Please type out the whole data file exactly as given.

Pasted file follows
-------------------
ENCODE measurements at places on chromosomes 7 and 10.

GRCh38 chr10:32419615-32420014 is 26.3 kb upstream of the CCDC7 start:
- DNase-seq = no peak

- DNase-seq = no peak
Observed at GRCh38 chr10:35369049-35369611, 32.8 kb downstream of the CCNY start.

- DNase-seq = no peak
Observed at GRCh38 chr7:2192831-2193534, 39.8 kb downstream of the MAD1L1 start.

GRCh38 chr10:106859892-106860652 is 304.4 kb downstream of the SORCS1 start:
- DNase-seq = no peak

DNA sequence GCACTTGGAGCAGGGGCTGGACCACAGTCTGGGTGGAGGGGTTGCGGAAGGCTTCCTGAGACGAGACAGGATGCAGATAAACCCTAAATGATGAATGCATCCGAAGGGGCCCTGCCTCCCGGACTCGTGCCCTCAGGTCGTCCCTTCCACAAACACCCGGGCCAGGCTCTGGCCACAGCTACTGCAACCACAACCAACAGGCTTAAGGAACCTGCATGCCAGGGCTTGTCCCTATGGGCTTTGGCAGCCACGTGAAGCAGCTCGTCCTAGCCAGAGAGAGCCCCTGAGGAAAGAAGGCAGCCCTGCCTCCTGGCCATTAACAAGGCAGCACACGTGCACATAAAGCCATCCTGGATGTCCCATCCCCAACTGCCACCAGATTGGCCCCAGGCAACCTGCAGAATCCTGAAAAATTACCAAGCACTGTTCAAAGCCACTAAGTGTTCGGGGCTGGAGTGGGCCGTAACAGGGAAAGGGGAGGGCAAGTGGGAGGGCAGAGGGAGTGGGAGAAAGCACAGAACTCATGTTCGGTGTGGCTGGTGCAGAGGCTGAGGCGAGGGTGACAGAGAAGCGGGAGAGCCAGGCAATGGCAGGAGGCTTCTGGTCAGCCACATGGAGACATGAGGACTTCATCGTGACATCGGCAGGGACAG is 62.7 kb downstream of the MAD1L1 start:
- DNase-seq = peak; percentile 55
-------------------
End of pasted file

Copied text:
ENCODE measurements at places on chromosomes 7 and 10.

GRCh38 chr10:32419615-32420014 is 26.3 kb upstream of the CCDC7 start:
- DNase-seq = no peak

- DNase-seq = no peak
Observed at GRCh38 chr10:35369049-35369611, 32.8 kb downstream of the CCNY start.

- DNase-seq = no peak
Observed at GRCh38 chr7:2192831-2193534, 39.8 kb downstream of the MAD1L1 start.

GRCh38 chr10:106859892-106860652 is 304.4 kb downstream of the SORCS1 start:
- DNase-seq = no peak

DNA sequence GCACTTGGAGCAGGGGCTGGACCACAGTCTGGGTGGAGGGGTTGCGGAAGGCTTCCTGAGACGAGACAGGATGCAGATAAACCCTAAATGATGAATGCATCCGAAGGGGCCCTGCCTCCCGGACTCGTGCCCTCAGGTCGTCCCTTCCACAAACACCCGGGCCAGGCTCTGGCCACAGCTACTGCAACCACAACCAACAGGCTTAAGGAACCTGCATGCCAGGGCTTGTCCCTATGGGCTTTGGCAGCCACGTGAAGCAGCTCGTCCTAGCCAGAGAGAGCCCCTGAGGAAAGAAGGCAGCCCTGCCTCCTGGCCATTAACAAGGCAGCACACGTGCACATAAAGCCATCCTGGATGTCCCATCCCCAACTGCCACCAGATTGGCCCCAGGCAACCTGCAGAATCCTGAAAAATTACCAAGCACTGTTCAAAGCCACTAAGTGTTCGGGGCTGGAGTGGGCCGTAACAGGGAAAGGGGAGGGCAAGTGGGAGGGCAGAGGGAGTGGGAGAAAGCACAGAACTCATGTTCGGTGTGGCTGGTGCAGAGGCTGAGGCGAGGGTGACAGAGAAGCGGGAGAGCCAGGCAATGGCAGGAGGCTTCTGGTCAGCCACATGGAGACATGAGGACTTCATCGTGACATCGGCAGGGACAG is 62.7 kb downstream of the MAD1L1 start:
- DNase-seq = peak; percentile 55